Investigation of the Montreal Cognitive Assessment (MoCA) as a cognitive screener in severe mental illness
Mandi W. Musso, Alex S. Cohen, Tracey L. Auster, Jessica E. McGovern
August 8, 2014
•We examine the utility of the MoCA in outpatients diagnosed with SMI.
•SMI patients scored lower on cognitive and functional measures than controls.
•The MoCA was correlated with the UPSA-2, a measure of social competence.
•The MoCA accounted for variance in UPSA-2 scores above the BACS.
•Both the MoCA and the BACS contributed unique variance in GAF scores.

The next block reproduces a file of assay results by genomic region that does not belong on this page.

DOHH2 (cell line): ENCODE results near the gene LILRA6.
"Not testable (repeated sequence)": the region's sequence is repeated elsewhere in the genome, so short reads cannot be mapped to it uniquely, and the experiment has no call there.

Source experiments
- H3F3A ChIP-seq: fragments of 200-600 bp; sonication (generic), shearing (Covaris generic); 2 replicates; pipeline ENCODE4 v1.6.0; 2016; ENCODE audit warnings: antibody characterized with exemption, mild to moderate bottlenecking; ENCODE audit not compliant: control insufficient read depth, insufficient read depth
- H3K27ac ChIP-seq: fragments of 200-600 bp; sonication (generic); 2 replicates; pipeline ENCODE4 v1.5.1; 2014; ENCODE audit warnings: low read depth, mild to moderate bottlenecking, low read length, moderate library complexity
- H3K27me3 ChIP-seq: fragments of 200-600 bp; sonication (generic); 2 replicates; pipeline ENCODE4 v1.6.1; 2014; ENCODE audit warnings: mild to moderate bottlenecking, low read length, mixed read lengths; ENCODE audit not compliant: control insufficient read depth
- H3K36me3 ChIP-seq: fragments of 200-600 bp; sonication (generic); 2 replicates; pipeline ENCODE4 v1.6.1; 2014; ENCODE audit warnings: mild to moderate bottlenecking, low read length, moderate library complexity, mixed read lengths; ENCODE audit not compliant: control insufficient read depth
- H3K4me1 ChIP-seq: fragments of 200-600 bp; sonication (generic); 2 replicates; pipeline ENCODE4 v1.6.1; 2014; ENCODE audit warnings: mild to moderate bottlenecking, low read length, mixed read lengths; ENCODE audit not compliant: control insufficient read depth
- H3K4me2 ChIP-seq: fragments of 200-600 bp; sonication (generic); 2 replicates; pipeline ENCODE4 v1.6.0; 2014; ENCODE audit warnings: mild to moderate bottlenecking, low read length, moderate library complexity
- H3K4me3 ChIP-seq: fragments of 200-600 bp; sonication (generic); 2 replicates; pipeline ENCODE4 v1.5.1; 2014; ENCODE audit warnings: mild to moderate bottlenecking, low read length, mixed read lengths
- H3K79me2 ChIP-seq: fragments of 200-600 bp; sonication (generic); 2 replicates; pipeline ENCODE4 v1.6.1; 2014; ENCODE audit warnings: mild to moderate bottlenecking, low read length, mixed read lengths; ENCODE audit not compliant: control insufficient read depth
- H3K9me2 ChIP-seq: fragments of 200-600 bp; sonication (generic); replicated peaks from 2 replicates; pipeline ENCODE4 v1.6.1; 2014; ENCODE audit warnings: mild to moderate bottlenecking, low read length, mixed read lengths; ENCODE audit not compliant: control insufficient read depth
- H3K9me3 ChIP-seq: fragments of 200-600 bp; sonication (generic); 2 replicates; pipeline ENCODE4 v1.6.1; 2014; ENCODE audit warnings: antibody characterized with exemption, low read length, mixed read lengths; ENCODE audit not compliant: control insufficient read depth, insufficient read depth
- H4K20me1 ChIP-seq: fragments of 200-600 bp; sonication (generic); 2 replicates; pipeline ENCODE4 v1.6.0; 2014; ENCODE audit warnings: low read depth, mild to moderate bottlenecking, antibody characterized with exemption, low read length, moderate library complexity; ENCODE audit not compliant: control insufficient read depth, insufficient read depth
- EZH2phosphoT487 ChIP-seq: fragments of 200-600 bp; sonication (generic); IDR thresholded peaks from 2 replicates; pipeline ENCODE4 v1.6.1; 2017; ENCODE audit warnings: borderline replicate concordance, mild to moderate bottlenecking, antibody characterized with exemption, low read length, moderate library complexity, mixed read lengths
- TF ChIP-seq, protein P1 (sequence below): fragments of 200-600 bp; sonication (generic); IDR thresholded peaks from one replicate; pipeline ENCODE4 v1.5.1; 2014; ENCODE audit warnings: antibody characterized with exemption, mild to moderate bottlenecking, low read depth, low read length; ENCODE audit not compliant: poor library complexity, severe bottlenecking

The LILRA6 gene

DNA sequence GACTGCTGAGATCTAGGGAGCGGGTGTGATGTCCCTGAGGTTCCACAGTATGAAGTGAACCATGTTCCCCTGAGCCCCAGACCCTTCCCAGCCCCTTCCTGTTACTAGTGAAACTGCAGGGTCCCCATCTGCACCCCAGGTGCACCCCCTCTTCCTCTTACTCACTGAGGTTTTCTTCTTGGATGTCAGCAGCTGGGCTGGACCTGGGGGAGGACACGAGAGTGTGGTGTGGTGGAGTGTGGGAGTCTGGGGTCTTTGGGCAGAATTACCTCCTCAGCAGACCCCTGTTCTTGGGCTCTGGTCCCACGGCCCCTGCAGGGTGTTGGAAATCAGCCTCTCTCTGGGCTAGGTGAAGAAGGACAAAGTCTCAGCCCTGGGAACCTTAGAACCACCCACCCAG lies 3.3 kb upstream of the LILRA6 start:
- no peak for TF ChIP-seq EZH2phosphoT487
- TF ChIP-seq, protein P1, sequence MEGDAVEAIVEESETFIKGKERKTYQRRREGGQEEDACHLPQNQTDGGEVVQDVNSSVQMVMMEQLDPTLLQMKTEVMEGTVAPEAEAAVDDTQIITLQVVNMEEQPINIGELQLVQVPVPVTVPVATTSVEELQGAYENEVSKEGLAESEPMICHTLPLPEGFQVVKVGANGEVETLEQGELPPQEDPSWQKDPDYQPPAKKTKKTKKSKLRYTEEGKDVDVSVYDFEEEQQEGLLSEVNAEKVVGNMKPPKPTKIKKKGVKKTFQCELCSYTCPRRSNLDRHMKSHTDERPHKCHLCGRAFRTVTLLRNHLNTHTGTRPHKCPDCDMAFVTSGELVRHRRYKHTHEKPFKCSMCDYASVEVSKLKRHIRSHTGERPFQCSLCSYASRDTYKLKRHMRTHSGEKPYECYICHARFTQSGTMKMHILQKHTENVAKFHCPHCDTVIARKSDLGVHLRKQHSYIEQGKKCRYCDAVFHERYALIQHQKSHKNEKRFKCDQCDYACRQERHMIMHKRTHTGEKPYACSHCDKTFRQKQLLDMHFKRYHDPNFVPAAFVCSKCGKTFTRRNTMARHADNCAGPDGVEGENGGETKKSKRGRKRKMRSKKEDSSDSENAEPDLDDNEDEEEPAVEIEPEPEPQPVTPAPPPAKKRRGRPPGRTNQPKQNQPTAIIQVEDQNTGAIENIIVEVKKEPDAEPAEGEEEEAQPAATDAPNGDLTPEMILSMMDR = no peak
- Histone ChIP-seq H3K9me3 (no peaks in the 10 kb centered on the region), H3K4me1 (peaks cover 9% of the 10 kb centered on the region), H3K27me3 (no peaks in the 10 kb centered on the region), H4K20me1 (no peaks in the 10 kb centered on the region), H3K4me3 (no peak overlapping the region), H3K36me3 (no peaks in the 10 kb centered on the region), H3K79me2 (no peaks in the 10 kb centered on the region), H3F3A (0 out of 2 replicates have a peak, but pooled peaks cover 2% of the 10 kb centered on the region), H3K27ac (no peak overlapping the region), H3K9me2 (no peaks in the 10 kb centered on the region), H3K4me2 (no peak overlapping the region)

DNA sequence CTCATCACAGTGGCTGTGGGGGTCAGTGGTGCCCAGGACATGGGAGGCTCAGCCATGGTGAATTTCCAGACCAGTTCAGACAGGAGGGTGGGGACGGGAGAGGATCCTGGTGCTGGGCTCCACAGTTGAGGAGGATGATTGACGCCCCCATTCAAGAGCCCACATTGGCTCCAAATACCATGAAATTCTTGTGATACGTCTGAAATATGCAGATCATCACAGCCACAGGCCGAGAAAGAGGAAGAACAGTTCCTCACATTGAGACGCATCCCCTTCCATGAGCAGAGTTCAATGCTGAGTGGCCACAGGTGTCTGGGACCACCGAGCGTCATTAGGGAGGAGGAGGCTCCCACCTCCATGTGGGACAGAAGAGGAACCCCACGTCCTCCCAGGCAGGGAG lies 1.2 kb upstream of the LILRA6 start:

This study examined the Montreal Cognitive Assessment (MoCA) as a neurocognitive screener and its relationship with functional outcomes in a sample of outpatients diagnosed with severe mental illness (SMI). The MoCA, Brief Assessment of Cognition in Schizophrenia (BACS), UCSD Performance-Based Skills Assessment Test-2 (UPSA-2), and Global Assessment of Functioning (GAF) were administered to 28 SMI patients and 18 non-psychiatric controls. Patients obtained significantly lower scores on the MoCA, BACS, UPSA-2, and GAF compared to non-patients. The cutoff score <26 of the MoCA resulted in favorable sensitivity (89%) but lower specificity (61%) in classification of SMI patients. The MoCA was significantly correlated with UPSA scores but not GAF scores, whereas the BACS was not significantly correlated with UPSA or GAF scores. When entered into hierarchical regression analyses, the MoCA accounted for significant variance in UPSA scores above variance accounted for by the BACS. Both the MoCA and the BACS contributed unique variance in GAF scores. Overall, the MoCA demonstrated high sensitivity as a cognitive screener in SMI. Moreover, MoCA scores were related to performance-based measures of functional capacity.